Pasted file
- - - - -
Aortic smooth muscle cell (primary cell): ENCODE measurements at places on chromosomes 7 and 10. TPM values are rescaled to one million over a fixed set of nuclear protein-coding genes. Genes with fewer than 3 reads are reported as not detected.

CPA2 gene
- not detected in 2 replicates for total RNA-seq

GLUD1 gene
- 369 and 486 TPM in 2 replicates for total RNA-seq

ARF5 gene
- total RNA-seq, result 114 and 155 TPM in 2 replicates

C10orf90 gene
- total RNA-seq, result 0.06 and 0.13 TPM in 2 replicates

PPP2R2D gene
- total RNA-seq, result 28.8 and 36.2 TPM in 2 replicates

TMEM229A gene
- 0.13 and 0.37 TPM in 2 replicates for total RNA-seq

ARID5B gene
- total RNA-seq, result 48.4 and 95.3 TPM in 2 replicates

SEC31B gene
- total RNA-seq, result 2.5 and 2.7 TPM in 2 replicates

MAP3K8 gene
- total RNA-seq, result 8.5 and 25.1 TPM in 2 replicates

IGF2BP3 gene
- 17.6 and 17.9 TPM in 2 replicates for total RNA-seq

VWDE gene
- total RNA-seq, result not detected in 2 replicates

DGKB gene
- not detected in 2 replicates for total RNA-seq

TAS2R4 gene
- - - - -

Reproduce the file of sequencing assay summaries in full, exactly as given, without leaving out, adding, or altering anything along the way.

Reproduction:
Aortic smooth muscle cell (primary cell): ENCODE measurements at places on chromosomes 7 and 10. TPM values are rescaled to one million over a fixed set of nuclear protein-coding genes. Genes with fewer than 3 reads are reported as not detected.

CPA2 gene
- not detected in 2 replicates for total RNA-seq

GLUD1 gene
- 369 and 486 TPM in 2 replicates for total RNA-seq

ARF5 gene
- total RNA-seq, result 114 and 155 TPM in 2 replicates

C10orf90 gene
- total RNA-seq, result 0.06 and 0.13 TPM in 2 replicates

PPP2R2D gene
- total RNA-seq, result 28.8 and 36.2 TPM in 2 replicates

TMEM229A gene
- 0.13 and 0.37 TPM in 2 replicates for total RNA-seq

ARID5B gene
- total RNA-seq, result 48.4 and 95.3 TPM in 2 replicates

SEC31B gene
- total RNA-seq, result 2.5 and 2.7 TPM in 2 replicates

MAP3K8 gene
- total RNA-seq, result 8.5 and 25.1 TPM in 2 replicates

IGF2BP3 gene
- 17.6 and 17.9 TPM in 2 replicates for total RNA-seq

VWDE gene
- total RNA-seq, result not detected in 2 replicates

DGKB gene
- not detected in 2 replicates for total RNA-seq

TAS2R4 gene